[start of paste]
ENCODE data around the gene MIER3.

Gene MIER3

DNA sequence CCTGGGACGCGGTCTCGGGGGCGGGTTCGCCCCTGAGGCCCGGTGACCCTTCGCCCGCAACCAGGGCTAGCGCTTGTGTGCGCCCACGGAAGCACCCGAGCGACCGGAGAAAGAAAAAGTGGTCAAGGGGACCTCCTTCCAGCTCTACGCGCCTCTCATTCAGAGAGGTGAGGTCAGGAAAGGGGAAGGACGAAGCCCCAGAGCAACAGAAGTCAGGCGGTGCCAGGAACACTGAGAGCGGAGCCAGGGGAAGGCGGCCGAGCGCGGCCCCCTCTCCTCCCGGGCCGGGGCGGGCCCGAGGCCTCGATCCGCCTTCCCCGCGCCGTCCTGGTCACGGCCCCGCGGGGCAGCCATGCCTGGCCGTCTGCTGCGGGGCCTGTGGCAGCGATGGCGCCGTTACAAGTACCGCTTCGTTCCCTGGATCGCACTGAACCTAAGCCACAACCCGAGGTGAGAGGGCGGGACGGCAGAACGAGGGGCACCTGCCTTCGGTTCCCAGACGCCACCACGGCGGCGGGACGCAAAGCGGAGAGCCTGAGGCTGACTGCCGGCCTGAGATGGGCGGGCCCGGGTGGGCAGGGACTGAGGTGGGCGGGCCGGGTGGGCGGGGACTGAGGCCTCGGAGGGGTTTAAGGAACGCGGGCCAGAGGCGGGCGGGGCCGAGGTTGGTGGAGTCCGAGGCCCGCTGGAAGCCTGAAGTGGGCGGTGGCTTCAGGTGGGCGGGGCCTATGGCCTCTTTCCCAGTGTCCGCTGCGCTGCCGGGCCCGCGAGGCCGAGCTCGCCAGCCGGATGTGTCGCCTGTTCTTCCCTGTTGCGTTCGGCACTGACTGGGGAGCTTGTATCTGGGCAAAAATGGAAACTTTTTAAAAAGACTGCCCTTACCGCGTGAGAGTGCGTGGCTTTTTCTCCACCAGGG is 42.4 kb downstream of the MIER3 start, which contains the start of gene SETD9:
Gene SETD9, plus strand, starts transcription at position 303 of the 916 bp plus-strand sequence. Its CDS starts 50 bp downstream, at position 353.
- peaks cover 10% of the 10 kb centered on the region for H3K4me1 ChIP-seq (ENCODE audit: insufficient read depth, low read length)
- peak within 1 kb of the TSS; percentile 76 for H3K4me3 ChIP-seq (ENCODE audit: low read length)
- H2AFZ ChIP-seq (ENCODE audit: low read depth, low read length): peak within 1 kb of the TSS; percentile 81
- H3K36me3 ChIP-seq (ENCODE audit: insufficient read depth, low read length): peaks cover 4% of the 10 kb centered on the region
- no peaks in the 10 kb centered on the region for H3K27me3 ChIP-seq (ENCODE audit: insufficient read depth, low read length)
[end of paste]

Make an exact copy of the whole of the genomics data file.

ENCODE data around the gene MIER3.

Gene MIER3

DNA sequence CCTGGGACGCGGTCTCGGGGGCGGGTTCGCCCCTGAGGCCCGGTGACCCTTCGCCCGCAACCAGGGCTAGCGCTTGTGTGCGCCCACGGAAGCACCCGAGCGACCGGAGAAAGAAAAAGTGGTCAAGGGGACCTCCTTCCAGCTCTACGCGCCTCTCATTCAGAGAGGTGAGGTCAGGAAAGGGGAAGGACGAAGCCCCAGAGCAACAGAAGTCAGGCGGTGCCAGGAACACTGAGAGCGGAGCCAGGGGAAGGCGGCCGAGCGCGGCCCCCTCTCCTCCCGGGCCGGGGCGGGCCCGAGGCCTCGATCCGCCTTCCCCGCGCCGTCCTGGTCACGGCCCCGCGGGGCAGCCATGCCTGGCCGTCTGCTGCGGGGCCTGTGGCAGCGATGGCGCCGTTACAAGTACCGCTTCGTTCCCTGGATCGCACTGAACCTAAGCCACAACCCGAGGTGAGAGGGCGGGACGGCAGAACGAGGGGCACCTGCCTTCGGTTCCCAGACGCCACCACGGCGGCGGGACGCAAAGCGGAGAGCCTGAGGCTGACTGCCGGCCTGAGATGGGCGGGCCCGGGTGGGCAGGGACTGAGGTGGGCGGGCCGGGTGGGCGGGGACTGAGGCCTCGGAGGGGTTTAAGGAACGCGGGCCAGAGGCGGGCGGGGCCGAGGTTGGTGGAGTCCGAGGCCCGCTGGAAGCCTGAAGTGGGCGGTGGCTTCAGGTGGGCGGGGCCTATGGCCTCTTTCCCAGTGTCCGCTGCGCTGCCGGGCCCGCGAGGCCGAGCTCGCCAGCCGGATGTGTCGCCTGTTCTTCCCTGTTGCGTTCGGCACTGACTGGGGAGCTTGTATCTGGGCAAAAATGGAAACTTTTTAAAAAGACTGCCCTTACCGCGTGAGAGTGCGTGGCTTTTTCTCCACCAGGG is 42.4 kb downstream of the MIER3 start, which contains the start of gene SETD9:
Gene SETD9, plus strand, starts transcription at position 303 of the 916 bp plus-strand sequence. Its CDS starts 50 bp downstream, at position 353.
- peaks cover 10% of the 10 kb centered on the region for H3K4me1 ChIP-seq (ENCODE audit: insufficient read depth, low read length)
- peak within 1 kb of the TSS; percentile 76 for H3K4me3 ChIP-seq (ENCODE audit: low read length)
- H2AFZ ChIP-seq (ENCODE audit: low read depth, low read length): peak within 1 kb of the TSS; percentile 81
- H3K36me3 ChIP-seq (ENCODE audit: insufficient read depth, low read length): peaks cover 4% of the 10 kb centered on the region
- no peaks in the 10 kb centered on the region for H3K27me3 ChIP-seq (ENCODE audit: insufficient read depth, low read length)